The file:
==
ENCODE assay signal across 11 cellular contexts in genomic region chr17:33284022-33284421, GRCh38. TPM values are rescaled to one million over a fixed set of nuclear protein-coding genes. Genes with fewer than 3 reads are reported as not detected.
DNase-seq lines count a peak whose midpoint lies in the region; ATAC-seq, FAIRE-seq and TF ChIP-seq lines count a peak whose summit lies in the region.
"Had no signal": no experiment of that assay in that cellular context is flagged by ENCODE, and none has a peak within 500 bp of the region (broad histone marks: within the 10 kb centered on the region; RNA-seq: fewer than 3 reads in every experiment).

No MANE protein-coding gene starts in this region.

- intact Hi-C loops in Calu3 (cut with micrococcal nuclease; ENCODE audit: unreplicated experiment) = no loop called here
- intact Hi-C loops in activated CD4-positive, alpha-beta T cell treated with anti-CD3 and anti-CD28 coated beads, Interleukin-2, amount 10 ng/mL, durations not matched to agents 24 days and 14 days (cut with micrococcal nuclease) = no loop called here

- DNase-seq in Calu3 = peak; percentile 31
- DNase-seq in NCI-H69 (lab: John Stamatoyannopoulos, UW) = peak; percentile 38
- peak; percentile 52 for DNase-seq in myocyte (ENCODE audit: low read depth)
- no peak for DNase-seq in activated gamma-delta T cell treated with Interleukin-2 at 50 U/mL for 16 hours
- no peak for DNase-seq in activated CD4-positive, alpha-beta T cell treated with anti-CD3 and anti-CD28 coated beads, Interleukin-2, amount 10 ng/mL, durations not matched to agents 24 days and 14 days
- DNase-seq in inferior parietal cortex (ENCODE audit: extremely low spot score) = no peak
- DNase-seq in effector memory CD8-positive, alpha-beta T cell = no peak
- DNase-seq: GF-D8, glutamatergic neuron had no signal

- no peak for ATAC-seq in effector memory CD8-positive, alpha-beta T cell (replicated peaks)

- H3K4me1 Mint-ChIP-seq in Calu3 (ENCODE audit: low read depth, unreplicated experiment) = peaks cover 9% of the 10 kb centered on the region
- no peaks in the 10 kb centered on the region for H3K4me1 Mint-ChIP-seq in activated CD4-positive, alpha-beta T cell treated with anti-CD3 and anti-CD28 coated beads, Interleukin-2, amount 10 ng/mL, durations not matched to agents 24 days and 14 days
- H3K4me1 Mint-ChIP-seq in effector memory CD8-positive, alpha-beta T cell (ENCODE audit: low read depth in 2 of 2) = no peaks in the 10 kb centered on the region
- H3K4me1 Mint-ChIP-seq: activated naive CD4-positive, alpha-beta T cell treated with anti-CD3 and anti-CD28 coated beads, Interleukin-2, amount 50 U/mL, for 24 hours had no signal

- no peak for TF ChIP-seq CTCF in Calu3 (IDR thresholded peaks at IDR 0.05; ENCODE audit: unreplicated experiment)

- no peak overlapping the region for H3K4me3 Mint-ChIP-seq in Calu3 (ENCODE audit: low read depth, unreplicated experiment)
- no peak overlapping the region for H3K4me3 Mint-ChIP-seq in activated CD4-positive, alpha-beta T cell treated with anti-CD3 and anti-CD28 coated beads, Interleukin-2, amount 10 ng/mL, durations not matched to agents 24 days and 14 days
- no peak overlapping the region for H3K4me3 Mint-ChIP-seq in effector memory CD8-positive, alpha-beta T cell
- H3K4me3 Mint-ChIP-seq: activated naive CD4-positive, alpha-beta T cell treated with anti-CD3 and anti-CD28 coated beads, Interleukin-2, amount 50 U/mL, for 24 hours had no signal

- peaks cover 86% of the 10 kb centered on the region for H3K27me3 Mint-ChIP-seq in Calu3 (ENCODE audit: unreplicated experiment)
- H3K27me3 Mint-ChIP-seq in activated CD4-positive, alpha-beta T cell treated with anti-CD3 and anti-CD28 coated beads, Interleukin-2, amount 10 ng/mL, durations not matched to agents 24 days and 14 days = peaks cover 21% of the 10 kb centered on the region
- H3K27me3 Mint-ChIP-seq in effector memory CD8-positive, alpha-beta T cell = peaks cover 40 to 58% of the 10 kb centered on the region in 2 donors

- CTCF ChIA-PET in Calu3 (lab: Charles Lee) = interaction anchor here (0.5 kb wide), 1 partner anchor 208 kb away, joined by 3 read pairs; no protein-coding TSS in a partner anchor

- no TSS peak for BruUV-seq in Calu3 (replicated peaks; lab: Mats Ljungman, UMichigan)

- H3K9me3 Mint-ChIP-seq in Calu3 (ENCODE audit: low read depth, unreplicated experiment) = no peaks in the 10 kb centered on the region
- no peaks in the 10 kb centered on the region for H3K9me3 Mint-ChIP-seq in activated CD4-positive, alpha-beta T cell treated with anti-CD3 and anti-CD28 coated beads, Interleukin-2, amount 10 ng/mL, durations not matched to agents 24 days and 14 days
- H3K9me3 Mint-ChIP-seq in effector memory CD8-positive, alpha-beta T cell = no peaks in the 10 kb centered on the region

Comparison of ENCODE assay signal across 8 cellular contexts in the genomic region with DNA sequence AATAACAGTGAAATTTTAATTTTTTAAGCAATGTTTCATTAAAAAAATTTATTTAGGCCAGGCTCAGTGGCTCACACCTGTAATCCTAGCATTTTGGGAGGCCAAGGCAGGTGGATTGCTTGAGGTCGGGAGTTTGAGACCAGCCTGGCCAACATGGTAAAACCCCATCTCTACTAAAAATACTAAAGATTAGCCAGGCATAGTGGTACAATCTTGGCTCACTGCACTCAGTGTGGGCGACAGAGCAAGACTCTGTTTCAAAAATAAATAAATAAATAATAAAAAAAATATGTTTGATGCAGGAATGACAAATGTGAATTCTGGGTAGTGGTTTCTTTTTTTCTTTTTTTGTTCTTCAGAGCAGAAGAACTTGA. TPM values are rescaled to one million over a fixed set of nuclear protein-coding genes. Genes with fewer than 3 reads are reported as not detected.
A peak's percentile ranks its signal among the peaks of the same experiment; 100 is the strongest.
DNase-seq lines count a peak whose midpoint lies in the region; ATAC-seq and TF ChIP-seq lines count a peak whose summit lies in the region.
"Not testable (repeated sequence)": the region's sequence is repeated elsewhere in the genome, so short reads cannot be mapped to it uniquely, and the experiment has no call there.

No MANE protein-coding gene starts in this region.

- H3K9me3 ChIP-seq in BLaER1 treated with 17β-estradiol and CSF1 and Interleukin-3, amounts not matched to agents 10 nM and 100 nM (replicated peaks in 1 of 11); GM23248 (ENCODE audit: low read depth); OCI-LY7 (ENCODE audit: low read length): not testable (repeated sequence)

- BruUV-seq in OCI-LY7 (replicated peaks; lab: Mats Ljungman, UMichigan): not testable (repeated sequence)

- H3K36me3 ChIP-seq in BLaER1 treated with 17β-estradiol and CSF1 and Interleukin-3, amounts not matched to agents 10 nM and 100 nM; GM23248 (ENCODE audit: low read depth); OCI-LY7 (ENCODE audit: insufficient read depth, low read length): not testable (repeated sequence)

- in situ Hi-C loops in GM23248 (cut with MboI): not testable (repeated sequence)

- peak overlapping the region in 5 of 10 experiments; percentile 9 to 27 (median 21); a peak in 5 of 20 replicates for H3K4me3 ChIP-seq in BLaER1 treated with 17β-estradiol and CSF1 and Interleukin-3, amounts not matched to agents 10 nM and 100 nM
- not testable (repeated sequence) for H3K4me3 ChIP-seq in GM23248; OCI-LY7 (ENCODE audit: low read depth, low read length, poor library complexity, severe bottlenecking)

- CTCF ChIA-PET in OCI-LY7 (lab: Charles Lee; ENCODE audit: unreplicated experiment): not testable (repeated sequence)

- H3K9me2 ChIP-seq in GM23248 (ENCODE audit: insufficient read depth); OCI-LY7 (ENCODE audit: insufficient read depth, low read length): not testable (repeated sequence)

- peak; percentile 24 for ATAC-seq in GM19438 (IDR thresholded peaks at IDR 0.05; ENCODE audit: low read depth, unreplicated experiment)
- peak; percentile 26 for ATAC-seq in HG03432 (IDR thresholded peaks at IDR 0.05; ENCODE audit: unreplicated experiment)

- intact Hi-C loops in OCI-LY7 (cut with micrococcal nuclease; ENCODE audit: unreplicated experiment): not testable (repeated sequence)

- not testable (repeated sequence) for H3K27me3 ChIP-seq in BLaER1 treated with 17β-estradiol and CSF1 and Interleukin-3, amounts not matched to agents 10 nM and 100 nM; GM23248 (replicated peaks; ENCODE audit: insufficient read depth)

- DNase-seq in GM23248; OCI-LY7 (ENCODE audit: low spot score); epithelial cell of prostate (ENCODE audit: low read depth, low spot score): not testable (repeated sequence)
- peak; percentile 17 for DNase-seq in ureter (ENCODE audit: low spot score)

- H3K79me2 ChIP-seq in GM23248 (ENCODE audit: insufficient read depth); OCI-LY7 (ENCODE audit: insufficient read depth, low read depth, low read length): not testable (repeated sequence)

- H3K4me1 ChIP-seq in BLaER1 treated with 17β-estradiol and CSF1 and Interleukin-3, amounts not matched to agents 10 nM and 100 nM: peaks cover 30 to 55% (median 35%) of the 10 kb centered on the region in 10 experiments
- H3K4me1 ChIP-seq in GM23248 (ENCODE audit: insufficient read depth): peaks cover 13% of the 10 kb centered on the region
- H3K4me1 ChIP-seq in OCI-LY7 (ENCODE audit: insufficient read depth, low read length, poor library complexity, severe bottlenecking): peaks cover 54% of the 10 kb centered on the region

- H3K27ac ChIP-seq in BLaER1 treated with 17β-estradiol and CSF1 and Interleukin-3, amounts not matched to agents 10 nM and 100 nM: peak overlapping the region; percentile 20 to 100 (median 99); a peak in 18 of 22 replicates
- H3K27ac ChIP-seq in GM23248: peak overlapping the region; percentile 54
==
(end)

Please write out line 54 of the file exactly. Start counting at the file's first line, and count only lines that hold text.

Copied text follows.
- H3K4me1 ChIP-seq in GM23248 (ENCODE audit: insufficient read depth): peaks cover 13% of the 10 kb centered on the region